I love managing people. And it’s not because I want to give other people all the jobs I don’t want to do! It’s because managing people can be such an amazing, rewarding, and teaching experience. I love working with people and figuring out how to fit their talents with activities that are just the right match for them. I like connecting with them on their work, helping them to improve in some areas and highlighting where their skills are strong.
I’m lucky in that I get to do a decent amount of management / delegation / supervision in my line of work—but it isn’t a super easy thing to do. Managing people is an art, and you need to be strategic about it to build positive relationships and ensure the employees are getting a lot out of it, and that the project is moving forward efficiently.
When I was recently checking references on a new employee, one of the questions I asked was, “do you have any recommendations on how best to manage this person?” The reference responded with, “manage them well.”
I think they made a great point here. You have to manage people well. If you don’t manage them well, it doesn’t matter how talented they are or intelligent they are or friendly they are. They likely won’t do as well and you likely won’t have that great of a relationship with them. Project management and managing people need to be strategic in that they ensure everyone benefits: you, the employee, and the project itself.
A few pointers when it comes to managing people:
- Give them some background and context. Explain your position and role, and why you are their manager. This might be fairly obvious in some circumstances, such as if you own the business, but if you’re at a nonprofit or similar, then it’s good to give the person you’re managing some explanation for why you’re going to be supervising them (such as your expertise, education, and background).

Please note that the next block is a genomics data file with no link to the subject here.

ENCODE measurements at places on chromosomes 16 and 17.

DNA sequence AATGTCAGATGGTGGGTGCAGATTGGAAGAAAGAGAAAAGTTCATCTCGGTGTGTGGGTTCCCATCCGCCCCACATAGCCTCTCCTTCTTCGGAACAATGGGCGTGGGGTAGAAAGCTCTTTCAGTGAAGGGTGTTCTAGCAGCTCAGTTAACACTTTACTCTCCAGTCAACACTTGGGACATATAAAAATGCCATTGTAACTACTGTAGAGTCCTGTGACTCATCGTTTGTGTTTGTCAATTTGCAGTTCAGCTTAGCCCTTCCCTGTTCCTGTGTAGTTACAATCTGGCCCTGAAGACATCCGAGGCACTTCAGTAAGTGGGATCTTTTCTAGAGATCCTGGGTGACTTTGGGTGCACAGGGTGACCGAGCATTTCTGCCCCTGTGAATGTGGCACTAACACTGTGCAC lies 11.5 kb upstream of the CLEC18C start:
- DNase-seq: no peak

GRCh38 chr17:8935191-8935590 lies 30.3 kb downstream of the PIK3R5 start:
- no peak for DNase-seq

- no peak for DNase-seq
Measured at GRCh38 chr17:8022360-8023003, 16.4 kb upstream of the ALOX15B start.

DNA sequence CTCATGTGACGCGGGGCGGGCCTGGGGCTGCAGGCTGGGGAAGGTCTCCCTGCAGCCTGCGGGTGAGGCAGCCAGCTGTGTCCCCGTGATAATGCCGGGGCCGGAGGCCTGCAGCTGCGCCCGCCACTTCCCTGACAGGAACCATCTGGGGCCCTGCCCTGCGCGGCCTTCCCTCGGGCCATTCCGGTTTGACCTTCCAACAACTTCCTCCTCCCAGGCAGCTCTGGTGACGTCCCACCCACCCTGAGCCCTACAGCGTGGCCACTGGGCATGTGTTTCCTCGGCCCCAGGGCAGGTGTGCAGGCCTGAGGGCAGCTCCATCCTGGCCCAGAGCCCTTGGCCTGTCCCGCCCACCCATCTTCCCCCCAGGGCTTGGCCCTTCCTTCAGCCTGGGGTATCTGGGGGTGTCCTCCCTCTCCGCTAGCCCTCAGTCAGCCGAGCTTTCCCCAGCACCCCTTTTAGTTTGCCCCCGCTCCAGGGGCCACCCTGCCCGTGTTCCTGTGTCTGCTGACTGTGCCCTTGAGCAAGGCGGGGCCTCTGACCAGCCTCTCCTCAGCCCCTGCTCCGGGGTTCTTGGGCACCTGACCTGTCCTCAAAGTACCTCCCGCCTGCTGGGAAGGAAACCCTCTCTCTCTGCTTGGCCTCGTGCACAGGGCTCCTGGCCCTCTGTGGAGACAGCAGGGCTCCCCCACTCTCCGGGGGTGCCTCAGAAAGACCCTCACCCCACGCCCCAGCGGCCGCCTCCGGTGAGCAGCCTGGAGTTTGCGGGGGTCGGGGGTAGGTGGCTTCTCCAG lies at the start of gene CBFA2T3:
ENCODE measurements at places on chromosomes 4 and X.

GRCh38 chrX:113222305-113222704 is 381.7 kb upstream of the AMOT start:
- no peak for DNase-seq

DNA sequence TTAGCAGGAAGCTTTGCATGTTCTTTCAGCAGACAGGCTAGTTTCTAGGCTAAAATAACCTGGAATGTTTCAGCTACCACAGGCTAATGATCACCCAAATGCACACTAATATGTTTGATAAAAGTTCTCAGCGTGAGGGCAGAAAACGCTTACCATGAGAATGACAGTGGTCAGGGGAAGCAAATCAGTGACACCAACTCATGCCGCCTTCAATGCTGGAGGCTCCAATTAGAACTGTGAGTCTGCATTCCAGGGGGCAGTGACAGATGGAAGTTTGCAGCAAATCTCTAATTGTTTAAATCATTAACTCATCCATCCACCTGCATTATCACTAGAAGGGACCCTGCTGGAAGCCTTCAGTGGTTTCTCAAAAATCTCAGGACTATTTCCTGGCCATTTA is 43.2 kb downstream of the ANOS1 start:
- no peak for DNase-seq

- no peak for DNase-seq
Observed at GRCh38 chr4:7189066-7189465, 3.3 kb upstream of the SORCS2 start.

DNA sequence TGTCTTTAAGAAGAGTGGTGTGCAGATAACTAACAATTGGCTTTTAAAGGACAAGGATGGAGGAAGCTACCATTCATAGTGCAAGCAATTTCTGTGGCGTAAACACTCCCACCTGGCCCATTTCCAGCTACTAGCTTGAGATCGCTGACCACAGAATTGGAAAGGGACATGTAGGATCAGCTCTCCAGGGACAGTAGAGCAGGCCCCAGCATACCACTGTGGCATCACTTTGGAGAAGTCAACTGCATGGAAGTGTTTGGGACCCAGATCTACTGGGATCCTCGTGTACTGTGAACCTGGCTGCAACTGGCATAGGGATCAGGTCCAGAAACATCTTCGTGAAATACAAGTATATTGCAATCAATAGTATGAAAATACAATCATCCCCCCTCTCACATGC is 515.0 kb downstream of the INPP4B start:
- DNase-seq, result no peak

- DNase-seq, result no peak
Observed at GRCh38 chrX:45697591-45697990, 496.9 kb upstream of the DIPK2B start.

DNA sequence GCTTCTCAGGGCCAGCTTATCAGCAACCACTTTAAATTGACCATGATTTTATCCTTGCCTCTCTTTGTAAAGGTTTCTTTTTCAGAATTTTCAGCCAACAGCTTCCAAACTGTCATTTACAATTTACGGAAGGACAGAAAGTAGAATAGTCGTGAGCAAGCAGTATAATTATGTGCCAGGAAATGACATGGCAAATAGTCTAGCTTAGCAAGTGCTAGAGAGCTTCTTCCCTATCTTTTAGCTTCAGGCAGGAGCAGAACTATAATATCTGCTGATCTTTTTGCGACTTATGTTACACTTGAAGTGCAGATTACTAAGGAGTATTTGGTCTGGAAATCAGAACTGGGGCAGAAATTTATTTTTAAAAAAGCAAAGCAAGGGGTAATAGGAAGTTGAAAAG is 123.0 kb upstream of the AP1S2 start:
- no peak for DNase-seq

- Provide a work plan with timelines. Work plans are so much fun to put together (seriously. I’d love to put together work plans and timelines and reports all day long), but more than that, they’re a valuable resource for the person you’re supervising. The person you’re supervising can refer to the work plan to ensure they stay on track, follow deadlines, and have a general idea of what their responsibilities will be in the coming weeks or months.
- Meet regularly. This can be once a day for someone who has just started, once a week while they settle in, and once every couple weeks after they’ve become comfortable with the work. Take advantage of this time to check in and see if they have any questions, and also to give feedback on their work. Compliment them on work they do well, and recommend areas that they can improve in. Managing people is all about effective communication.
- Ask them what’s doable. If you need to delegate something, check what their schedule is like and what their skills are in relation to the task at hand. Ensure that they understand what the task will entail. By taking a few extra minutes to walk it through with them in the beginning, you can save yourself and them time later on by reducing the chance that the task will be carried out incorrectly or poorly. When managing people, don’t assume that they that complete a task as quickly (or as slowly!) as you might.
- Find out what they need. It’s important to provide feedback on their skills and abilities, but it’s also important you find out from them what you excel in and where you could strengthen your skills! Ask them if they need more or less guidance from you, if you’re asking a reasonable amount of them, and if there’s anything you can do to make them feel more comfortable or work more efficiently. By doing this, you can quickly find out if they want to meeting every two days rather than every two weeks, or you can find out that they might prefer specific tasks with deadlines rather than general tasks. This will be invaluable to ensuring efficient work and a healthy relationship when you’re managing people!